How the Oil Market Bounced Back From a Year of Crisis
Oil prices have staged a rapid recovery since the biggest crisis to strike the energy industry in decades.
The Organization of the Petroleum Exporting Countries and its allies stepped in last spring to backstop the market by slashing production in the teeth of a collapse in crude prices. This week, the cartel is expected to reach a deal on unwinding some of those cuts.
Here is why U.S. crude prices have roared back above $60 a barrel from a low of minus $37.63 a barrel last April.
Investors Take a Back Seat
Traders and analysts say supply and demand, rather than speculation, have underpinned the rally so far. The ratio of positions held by money managers in WTI futures and options contracts who expect oil prices to rise, versus those who expect them to fall, is below levels seen during the last big run-up in oil prices in 2018. That suggests investors aren’t in the driving seat.
Analysts say that may change if money managers pile into the oil market to bet on the reopening of economic activity.
Oil stockpiles that ballooned at the start of the pandemic have shrunk thanks to output cuts by OPEC, its partners and companies in the U.S. and elsewhere. Concerned that another round of lockdowns would derail efforts to rebalance the market, Saudi Arabia made an additional cut in January.
Analysts say the winter storm in Texas, which briefly knocked out almost half of U.S. crude production, will also help to drain global supplies.
Global demand now exceeds production by 2.8 million barrels a day, according to Morgan Stanley strategist Martijn Rats. The first three months of the year are on course to be the most undersupplied quarter for the oil market since at least 2000, he estimates.
“This market is in a severe deficit right now, which is why the inventories are dropping like a brick,” said Jeffrey Currie, head of commodities research at Goldman Sachs Group. The bank forecasts that Brent crude prices will hit $75 a barrel in the third quarter. They are currently at just under $64 a barrel.
Measuring output and demand in real time is tricky, but the relationship between prices for barrels of oil delivered at different dates suggests buyers are vying for crude. Traders are willing to pay a chunky premium to take hold of crude right away instead of in a year’s time, a far cry from last spring when spot prices fell to a massive discount.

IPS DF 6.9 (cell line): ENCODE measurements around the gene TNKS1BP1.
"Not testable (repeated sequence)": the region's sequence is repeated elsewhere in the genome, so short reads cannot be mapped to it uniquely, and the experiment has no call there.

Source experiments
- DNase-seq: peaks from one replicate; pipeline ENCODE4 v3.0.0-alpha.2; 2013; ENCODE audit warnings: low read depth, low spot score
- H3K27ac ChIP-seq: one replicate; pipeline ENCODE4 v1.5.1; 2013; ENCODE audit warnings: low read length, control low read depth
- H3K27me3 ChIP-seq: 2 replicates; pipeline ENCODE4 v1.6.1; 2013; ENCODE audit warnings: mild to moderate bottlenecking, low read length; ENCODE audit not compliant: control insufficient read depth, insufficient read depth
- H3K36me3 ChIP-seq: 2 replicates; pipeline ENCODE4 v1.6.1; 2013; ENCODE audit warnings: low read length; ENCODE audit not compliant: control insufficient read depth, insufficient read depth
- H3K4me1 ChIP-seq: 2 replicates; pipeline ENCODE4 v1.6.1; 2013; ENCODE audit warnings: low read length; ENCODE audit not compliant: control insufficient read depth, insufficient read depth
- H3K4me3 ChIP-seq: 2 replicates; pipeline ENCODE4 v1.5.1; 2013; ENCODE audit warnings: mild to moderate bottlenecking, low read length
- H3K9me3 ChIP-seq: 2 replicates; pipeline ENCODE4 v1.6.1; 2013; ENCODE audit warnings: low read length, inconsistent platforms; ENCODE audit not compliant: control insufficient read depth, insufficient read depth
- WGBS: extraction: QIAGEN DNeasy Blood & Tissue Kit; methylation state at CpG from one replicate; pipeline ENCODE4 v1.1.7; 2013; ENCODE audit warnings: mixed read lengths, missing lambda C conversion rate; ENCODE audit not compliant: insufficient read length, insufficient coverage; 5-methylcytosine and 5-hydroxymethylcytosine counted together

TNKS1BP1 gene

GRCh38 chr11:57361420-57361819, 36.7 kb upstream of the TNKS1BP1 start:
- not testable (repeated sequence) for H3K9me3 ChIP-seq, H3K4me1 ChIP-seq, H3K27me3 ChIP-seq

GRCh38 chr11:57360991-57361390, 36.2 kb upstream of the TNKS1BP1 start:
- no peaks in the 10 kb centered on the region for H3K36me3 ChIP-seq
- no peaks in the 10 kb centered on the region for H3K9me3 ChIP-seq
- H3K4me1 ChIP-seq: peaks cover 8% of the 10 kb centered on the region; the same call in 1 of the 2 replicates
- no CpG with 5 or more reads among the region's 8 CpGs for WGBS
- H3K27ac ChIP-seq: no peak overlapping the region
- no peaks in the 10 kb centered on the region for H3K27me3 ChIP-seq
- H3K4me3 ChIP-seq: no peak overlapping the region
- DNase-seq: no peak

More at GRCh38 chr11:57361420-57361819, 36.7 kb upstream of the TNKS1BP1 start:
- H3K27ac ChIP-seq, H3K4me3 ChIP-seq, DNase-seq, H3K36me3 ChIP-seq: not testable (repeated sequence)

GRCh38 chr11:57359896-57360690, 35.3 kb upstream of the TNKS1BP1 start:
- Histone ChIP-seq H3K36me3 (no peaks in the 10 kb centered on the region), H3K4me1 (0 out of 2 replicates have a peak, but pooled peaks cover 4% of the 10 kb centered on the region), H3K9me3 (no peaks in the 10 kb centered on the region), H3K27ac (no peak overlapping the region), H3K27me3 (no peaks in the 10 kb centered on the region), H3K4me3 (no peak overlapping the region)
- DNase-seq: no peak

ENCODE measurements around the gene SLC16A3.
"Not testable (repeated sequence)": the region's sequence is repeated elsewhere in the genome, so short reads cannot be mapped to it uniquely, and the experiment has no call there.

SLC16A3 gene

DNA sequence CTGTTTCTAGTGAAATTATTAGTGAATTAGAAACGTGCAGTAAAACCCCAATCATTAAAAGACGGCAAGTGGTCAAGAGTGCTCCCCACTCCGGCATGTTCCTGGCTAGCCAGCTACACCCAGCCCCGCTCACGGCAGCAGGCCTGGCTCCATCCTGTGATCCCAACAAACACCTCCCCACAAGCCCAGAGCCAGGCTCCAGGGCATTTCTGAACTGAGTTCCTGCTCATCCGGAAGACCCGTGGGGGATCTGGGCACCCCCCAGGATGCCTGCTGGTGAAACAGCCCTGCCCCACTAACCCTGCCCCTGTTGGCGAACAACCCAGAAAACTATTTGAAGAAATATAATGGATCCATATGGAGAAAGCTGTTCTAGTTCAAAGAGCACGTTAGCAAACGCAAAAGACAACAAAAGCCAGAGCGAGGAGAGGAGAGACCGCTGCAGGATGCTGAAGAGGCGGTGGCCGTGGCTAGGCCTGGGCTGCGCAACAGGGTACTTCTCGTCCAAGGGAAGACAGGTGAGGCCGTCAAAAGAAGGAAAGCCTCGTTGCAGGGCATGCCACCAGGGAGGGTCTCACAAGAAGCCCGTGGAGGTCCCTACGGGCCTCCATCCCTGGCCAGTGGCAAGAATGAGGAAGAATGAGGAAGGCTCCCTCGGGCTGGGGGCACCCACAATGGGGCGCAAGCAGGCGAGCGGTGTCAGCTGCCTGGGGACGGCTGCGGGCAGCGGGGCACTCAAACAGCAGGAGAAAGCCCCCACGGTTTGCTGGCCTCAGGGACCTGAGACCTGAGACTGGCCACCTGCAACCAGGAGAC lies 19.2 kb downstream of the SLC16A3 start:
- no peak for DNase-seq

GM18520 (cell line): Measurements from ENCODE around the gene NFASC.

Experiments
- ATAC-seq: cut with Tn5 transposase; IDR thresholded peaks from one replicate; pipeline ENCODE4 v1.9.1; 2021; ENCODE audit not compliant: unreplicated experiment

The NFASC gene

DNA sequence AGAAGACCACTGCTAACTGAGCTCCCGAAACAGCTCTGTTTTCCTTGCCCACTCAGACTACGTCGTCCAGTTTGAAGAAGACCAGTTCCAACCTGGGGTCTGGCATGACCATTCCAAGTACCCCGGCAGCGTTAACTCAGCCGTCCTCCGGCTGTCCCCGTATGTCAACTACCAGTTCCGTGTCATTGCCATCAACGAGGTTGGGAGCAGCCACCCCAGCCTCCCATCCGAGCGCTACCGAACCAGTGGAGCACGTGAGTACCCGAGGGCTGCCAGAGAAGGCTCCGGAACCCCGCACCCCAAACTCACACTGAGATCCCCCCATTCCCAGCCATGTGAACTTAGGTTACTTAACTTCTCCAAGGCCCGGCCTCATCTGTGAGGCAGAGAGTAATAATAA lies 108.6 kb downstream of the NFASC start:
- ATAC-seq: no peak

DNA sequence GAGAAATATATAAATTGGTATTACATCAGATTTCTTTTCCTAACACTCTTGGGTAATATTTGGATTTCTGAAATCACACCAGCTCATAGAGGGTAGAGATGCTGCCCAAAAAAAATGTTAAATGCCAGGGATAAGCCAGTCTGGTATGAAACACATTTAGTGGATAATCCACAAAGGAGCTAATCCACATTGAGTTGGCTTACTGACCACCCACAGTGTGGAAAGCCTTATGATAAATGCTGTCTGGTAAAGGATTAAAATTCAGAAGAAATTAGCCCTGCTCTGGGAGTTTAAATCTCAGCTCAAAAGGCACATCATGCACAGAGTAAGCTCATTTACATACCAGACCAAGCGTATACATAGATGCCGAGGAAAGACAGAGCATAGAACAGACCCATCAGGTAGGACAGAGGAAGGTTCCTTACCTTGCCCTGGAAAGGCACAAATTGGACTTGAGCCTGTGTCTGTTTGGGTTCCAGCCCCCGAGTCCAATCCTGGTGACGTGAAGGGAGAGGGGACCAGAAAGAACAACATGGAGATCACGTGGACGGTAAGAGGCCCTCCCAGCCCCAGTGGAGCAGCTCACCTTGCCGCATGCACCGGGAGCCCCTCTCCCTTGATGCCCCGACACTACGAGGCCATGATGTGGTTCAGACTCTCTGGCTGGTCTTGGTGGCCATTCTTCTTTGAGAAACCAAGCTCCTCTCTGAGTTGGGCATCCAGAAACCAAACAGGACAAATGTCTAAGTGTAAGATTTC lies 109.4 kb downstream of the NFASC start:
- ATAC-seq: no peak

“That’s telling you the market is hungry for oil, that we need oil out of inventories,” said Saad Rahim, chief economist at commodities trader Trafigura Group. “This is not a market that has fully healed, but it is definitely a market that is healing.”
Demand on the Mend
Demand has recovered in China and India and is on the mend in the U.S. and Europe. Americans consumed 18.6 million barrels a day of gasoline and other fuels in January, the Energy Information Administration estimates. That is 26% more than last April, though still down about 7% from January 2020.
Forecasts for further price gains are predicated on the idea that vaccinations and fiscal stimulus will unleash economic activity in the U.S. and Europe. “Beyond Easter is where people will really start to travel and get back on the road,” said Mr. Rahim.
Paola Rodríguez-Masiu, vice president for oil markets at consulting firm Rystad Energy, is more cautious. Based on data such as road and air traffic, she doesn’t expect crude demand to recover to pre-pandemic levels until late 2022.
The Shale Question
Producers are holding back millions of barrels a day of crude, raising a question: Will prices come under pressure if they open the spigots? Analysts expect the OPEC-plus group to boost output gradually through the year, starting with a decision to unwind some of its cuts on March 4.
But traders and analysts say the U.S. won’t churn out 13 million barrels a day, as it did on the eve of the coronavirus crisis, soon. Under pressure from shareholders and creditors to give priority to cash flow, companies haven’t rushed to pump more oil in response to higher prices.
The industry’s newfound discipline has pinned the number of horizontal drilling rigs below levels needed to maintain production at 11 million barrels a day, let alone return output to pre-pandemic levels. That resolve will be tested if prices keep rising, said Ronald Smith, senior oil-and-gas analyst at BCS Global Markets.
Comeback in Energy Stocks
After a brutal 2020 for energy companies, expectations of a return to economic normality have propelled the sector to the top of the S&P 500 leaderboard this year. Yet shares of companies like Exxon Mobil Corp. and Royal Dutch Shell PLC have lagged behind the oil market itself, and stock prices haven’t returned to pre-pandemic levels.
One reason is that investors are mindful that the market’s current strength might not last, analysts say. Another is that money managers expect some oil companies to give priority to reducing their debt loads over shareholder returns. Even before the pandemic, electric vehicles and the proliferation of renewable sources of energy were raising questions about the future of the fossil-fuel industry.
Executives are circumspect. “I feel as good as you can, given some of the uncertainty out there with the residual pandemic effects,” Exxon Chief Executive Darren Woods told analysts in early February.